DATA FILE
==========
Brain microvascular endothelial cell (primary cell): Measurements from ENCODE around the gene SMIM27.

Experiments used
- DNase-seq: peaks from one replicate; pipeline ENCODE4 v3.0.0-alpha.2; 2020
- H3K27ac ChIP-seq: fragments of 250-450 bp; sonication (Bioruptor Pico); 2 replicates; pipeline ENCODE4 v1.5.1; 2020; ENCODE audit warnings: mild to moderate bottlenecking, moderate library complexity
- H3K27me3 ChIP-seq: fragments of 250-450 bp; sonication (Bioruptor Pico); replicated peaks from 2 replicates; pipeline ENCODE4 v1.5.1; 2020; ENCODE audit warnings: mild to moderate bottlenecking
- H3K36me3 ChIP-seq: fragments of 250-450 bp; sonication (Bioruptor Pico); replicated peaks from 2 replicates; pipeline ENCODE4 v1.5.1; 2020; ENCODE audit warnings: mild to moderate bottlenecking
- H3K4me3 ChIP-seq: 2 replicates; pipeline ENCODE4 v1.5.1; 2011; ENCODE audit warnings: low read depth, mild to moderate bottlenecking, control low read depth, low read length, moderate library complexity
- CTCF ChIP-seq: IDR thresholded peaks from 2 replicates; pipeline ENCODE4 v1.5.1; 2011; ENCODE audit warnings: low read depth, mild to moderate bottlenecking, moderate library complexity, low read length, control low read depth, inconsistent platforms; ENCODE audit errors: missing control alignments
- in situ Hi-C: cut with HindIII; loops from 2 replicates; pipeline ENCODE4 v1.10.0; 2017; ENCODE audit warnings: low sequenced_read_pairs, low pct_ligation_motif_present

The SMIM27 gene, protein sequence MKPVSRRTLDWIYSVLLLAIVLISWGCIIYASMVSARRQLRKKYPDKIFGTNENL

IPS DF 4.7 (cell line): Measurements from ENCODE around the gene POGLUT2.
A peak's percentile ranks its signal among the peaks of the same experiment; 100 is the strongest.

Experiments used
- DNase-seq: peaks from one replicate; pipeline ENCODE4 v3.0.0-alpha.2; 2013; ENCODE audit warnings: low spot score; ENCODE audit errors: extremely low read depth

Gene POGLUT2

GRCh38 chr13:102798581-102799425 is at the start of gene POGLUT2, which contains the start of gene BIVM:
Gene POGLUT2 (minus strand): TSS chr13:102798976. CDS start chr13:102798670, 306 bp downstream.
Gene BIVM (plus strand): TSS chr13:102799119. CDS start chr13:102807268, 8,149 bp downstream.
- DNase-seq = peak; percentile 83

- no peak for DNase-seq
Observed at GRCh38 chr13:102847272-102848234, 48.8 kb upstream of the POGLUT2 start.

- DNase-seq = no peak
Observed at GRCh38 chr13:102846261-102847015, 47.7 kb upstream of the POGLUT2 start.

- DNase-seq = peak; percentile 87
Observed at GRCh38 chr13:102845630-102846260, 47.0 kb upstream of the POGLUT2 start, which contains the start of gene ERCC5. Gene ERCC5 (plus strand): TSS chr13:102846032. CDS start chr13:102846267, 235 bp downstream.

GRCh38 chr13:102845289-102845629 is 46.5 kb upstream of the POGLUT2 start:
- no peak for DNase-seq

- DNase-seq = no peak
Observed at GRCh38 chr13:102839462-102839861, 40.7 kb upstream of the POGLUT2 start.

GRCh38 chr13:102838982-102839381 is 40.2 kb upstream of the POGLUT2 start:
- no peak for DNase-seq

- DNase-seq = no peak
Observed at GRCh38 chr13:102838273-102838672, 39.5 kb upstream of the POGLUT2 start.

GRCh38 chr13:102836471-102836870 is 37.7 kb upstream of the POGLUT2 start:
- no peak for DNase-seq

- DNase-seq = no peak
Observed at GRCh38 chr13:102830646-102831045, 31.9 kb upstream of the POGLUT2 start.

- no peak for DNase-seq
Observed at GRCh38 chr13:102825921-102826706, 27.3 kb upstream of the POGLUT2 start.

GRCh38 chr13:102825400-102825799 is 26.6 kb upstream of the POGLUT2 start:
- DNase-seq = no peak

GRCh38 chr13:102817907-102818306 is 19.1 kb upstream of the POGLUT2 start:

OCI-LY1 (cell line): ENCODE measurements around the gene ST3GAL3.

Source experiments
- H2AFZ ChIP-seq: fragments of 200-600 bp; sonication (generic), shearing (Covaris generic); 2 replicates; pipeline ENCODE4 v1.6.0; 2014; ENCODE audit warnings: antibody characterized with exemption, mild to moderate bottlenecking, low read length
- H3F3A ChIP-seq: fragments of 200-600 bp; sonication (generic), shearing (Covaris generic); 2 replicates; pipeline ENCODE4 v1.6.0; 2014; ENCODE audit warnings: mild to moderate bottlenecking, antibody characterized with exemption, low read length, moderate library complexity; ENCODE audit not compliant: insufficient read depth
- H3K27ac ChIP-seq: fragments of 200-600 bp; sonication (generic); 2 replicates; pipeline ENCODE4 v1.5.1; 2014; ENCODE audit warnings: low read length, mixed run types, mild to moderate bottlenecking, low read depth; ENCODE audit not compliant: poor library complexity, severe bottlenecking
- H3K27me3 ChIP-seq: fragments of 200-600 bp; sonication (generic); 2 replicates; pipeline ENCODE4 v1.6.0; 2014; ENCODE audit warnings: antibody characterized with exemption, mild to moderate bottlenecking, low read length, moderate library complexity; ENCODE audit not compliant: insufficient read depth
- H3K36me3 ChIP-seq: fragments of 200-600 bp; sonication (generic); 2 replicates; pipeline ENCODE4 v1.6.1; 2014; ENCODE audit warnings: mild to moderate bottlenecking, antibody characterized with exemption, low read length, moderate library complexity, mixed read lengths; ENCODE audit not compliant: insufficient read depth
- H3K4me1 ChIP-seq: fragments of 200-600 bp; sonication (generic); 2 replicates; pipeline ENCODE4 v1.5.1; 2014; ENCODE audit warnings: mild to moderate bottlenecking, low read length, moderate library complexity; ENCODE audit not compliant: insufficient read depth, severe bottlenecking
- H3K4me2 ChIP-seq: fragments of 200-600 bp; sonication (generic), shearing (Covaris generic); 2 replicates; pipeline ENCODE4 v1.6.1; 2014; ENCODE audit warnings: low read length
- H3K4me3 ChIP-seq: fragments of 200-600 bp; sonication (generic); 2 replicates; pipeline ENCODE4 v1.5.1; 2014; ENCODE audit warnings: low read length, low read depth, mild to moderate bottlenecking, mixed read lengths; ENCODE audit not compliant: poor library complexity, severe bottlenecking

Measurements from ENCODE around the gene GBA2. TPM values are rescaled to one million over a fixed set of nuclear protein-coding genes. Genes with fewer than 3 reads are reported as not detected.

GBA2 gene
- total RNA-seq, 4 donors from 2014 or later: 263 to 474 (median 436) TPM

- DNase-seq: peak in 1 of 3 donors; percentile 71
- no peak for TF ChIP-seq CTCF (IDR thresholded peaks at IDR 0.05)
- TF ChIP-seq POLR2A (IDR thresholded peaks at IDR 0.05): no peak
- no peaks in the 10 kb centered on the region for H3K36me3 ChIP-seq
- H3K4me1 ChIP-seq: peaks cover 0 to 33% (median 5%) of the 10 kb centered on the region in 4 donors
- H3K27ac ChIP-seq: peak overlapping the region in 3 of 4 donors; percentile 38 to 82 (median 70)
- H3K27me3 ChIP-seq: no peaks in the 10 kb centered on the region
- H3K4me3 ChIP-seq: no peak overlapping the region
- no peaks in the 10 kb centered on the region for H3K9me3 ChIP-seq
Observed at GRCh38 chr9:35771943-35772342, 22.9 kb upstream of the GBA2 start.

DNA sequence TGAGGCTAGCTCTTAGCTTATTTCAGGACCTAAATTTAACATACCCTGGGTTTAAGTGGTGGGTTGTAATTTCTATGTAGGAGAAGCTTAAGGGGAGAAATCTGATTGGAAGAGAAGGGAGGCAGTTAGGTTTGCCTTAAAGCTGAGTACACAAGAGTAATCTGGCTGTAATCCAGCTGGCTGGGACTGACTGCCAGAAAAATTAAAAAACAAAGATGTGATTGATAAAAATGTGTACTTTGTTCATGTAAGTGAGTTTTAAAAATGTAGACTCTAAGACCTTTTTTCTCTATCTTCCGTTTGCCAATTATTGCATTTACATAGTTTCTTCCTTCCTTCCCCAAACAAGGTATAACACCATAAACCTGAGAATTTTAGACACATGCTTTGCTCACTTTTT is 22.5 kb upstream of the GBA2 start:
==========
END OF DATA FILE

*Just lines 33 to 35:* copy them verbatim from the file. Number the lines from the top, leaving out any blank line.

Observed at GRCh38 chr13:102838273-102838672, 39.5 kb upstream of the POGLUT2 start.

GRCh38 chr13:102836471-102836870 is 37.7 kb upstream of the POGLUT2 start:
- no peak for DNase-seq